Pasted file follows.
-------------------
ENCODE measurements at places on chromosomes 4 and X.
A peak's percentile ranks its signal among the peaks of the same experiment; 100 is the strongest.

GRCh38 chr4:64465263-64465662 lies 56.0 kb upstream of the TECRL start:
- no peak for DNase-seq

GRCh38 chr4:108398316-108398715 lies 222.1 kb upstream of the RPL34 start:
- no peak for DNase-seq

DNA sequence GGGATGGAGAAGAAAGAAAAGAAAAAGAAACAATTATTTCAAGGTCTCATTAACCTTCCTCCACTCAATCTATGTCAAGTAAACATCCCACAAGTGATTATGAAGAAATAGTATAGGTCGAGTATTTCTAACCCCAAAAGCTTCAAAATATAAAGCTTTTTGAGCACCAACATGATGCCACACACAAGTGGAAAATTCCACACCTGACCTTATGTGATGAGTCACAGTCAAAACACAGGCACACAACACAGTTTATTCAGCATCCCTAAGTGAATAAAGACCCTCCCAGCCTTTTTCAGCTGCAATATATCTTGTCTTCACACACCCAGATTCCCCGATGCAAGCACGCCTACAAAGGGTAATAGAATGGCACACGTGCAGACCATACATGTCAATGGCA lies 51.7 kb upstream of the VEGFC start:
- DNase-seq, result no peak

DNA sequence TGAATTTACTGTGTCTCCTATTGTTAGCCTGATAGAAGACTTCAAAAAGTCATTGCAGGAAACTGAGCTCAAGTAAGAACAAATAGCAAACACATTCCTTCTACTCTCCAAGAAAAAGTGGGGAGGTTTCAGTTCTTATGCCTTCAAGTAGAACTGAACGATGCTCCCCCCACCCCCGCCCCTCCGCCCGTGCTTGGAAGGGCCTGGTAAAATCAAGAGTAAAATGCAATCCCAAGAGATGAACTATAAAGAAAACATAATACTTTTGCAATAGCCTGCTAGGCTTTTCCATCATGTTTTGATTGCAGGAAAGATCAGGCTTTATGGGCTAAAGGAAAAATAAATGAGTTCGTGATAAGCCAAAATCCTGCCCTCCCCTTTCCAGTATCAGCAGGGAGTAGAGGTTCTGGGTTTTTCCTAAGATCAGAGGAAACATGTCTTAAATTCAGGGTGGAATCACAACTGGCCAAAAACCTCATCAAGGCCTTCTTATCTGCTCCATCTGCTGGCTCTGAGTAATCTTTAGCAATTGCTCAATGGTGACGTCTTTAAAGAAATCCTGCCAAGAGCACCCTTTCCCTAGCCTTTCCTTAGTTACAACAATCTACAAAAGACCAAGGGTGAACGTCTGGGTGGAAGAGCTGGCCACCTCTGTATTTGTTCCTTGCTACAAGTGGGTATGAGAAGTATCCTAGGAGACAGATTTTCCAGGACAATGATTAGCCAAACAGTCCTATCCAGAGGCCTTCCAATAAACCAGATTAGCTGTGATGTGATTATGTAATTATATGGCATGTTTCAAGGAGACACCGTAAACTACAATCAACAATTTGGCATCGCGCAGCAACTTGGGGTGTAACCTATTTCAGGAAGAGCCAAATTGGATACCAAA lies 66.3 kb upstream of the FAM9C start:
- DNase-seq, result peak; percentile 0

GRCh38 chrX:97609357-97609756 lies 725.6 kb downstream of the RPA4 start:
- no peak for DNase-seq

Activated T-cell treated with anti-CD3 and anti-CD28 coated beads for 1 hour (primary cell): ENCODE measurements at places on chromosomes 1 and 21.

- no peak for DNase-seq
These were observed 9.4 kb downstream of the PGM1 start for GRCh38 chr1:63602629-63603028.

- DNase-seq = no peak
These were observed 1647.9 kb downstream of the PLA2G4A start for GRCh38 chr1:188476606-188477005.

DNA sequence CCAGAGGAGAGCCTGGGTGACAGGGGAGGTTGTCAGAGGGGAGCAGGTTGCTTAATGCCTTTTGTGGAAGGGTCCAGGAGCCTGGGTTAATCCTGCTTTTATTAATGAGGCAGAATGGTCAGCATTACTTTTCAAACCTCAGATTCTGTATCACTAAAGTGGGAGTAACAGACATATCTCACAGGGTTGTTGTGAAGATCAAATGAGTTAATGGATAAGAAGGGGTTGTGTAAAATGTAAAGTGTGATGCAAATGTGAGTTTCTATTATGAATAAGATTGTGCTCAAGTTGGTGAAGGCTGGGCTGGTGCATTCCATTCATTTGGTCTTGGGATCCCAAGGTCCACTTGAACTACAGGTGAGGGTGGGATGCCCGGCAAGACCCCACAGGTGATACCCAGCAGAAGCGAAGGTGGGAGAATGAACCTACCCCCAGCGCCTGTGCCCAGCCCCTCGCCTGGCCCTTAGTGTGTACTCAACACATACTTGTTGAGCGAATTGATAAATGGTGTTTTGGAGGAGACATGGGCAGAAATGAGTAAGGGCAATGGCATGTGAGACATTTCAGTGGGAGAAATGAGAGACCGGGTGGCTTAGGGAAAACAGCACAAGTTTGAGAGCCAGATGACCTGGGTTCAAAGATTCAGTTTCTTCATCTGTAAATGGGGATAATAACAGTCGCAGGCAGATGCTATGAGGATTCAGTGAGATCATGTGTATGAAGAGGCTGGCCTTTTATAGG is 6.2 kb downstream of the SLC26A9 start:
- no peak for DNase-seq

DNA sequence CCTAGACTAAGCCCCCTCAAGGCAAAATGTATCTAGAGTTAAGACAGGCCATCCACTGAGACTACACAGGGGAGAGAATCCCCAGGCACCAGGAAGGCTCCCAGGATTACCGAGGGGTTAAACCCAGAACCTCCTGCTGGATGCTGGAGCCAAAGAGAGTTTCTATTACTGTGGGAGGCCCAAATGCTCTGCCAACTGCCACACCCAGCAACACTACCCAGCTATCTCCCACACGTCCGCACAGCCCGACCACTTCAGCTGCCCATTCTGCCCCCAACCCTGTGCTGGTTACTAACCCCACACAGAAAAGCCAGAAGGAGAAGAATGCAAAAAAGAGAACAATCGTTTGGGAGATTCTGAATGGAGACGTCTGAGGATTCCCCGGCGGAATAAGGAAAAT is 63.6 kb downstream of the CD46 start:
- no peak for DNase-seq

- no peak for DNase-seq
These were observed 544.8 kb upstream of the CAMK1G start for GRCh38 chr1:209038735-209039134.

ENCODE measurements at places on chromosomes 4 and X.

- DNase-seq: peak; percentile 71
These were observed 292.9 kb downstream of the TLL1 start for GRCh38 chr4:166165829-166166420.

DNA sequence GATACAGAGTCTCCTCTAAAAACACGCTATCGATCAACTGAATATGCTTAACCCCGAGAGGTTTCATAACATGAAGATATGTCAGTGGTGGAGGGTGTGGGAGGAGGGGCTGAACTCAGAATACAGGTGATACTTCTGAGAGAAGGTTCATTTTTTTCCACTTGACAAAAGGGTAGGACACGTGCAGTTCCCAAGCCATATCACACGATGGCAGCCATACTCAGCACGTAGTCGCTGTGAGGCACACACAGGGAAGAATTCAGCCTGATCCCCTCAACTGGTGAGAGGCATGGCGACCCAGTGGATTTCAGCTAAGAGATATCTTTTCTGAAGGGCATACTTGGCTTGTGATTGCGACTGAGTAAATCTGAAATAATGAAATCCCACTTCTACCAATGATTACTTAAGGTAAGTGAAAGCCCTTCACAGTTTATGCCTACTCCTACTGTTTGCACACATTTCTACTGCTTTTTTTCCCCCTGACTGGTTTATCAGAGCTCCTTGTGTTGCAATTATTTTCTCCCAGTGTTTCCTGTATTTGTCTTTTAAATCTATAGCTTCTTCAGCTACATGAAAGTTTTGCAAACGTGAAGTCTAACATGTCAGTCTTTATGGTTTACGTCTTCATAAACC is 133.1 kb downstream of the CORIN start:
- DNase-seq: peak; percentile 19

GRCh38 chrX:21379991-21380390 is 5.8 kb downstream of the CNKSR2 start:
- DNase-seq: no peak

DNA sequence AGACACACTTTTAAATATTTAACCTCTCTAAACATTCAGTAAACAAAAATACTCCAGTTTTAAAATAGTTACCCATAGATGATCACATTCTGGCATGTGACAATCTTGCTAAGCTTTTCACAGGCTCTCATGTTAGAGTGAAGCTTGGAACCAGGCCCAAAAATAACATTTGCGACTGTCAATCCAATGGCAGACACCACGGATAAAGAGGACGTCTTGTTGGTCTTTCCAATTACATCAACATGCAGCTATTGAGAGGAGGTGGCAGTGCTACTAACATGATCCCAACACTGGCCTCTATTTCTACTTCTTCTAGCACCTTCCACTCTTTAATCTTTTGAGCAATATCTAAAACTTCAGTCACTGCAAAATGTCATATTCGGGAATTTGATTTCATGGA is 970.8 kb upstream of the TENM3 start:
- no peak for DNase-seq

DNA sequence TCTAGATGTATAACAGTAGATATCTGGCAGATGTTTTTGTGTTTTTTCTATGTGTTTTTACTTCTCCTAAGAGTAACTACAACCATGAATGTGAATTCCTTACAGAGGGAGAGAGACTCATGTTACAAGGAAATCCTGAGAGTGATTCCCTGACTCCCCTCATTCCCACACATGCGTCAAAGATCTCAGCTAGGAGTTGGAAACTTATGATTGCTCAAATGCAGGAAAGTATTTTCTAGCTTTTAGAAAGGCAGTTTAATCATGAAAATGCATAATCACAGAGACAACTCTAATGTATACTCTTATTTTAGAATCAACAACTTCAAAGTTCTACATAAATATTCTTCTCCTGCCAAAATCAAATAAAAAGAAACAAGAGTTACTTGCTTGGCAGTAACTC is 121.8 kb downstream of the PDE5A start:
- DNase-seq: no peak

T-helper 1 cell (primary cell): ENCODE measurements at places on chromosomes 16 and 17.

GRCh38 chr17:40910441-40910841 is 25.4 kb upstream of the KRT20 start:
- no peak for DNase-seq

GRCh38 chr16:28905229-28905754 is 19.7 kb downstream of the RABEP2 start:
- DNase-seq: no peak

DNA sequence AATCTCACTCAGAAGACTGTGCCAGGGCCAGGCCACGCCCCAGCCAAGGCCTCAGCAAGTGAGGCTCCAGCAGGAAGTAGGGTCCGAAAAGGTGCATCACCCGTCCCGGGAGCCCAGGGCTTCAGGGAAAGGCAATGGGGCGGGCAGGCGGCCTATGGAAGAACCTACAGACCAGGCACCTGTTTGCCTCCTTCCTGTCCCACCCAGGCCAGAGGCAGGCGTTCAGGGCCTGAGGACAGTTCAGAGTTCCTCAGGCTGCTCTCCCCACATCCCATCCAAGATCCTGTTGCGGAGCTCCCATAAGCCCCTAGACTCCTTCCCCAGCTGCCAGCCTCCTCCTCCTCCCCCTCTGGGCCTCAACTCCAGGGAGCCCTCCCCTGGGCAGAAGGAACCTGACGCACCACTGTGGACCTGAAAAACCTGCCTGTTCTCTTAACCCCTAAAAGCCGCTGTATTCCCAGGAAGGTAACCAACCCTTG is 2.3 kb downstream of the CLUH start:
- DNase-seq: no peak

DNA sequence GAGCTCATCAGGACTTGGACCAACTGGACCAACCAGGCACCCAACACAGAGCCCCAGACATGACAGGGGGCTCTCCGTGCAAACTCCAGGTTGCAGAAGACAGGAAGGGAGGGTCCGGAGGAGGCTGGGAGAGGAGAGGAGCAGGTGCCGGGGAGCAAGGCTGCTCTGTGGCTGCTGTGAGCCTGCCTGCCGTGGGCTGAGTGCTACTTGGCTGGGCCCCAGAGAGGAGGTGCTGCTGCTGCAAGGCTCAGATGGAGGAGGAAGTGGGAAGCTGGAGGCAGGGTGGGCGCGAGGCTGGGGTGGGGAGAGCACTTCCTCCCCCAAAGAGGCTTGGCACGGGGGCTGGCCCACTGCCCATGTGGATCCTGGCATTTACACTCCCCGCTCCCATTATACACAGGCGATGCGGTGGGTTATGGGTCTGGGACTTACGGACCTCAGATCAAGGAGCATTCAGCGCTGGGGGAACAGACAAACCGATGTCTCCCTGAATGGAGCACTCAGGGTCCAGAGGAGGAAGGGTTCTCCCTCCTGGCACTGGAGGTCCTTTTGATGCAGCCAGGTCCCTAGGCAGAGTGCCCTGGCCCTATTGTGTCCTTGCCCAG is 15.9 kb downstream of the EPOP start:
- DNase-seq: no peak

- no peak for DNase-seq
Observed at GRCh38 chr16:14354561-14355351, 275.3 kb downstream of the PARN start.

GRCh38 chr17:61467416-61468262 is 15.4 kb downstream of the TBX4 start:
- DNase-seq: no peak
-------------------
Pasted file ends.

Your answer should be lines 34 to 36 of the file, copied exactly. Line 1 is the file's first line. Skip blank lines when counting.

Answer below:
- DNase-seq: no peak

T-helper 1 cell (primary cell): ENCODE measurements at places on chromosomes 16 and 17.

GRCh38 chr17:40910441-40910841 is 25.4 kb upstream of the KRT20 start: